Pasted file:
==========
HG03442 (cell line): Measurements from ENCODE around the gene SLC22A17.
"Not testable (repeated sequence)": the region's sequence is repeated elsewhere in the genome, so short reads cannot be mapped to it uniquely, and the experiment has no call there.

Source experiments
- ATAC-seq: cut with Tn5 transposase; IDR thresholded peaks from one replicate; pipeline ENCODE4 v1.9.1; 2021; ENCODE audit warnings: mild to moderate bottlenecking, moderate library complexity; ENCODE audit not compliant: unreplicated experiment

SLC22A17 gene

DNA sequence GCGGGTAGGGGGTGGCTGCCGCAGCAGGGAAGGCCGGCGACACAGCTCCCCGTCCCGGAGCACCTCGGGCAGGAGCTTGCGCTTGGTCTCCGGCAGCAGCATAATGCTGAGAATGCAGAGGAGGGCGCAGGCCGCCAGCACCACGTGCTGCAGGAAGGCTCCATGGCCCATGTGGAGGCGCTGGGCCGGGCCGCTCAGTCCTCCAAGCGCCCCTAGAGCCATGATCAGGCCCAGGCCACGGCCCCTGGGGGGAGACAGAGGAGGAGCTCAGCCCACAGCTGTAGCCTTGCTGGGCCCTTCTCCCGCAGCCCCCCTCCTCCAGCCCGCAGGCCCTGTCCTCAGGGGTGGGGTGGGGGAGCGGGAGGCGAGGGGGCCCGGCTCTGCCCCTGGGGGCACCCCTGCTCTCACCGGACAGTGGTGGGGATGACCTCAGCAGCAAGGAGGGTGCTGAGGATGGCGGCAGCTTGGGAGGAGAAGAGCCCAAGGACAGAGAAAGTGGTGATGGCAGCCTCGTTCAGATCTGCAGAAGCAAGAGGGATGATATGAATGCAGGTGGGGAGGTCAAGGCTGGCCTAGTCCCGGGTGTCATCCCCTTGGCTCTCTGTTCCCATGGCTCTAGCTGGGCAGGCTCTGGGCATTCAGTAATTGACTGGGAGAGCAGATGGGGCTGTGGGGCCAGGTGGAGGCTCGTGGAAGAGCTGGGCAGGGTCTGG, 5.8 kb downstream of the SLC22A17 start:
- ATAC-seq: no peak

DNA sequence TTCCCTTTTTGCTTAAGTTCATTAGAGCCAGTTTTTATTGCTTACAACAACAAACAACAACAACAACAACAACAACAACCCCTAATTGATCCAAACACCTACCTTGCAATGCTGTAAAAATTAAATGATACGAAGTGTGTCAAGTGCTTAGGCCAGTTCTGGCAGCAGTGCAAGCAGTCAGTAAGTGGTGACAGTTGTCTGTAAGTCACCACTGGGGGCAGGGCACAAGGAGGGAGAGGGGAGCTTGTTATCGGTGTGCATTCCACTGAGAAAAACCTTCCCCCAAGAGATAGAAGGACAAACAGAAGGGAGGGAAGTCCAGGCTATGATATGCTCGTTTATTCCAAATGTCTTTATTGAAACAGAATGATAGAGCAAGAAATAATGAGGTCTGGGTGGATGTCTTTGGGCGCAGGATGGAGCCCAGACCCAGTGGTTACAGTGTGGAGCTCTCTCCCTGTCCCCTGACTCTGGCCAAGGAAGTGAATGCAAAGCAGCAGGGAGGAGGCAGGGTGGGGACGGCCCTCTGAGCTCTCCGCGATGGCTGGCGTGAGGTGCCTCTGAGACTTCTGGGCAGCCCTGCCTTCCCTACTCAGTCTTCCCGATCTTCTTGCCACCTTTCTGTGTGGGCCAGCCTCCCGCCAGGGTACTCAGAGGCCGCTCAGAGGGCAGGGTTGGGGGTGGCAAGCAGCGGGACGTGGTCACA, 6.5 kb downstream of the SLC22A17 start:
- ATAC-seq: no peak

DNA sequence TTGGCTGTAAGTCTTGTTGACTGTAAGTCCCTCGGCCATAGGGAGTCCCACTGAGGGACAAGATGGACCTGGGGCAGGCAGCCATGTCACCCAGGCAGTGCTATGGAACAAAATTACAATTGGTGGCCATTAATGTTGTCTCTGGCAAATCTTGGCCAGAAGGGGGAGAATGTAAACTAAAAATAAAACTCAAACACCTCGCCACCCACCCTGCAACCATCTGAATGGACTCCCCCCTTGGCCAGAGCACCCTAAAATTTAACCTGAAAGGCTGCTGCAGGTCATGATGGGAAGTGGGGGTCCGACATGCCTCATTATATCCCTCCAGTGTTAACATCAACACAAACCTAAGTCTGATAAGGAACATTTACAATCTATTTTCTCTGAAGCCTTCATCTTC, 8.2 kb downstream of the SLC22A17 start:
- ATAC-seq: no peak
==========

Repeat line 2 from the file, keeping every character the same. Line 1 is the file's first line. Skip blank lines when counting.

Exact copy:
"Not testable (repeated sequence)": the region's sequence is repeated elsewhere in the genome, so short reads cannot be mapped to it uniquely, and the experiment has no call there.